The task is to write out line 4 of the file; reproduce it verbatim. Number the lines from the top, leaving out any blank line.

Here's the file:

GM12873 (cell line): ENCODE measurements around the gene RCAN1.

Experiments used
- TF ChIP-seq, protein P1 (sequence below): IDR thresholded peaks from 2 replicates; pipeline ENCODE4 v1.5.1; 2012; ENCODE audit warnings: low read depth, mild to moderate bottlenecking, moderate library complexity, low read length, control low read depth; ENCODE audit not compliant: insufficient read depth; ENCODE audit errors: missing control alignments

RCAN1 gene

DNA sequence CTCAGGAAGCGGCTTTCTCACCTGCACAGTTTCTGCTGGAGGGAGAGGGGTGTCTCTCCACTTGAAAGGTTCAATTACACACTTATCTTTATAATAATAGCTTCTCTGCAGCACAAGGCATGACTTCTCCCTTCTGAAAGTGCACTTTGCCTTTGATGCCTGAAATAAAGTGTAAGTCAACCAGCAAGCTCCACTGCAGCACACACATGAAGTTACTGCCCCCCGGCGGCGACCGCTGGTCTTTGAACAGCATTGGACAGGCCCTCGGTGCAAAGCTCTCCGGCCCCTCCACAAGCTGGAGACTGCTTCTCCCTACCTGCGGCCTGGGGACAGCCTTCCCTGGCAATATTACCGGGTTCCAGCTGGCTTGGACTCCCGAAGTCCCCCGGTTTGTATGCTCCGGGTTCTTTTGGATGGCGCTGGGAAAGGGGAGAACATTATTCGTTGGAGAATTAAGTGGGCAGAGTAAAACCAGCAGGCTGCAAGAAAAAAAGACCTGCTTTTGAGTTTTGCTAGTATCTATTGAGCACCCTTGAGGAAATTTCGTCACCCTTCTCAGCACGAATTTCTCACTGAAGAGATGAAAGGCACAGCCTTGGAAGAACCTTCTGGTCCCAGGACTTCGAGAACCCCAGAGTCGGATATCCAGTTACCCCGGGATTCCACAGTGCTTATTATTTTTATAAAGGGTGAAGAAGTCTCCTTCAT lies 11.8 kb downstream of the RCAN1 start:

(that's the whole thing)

RCAN1 gene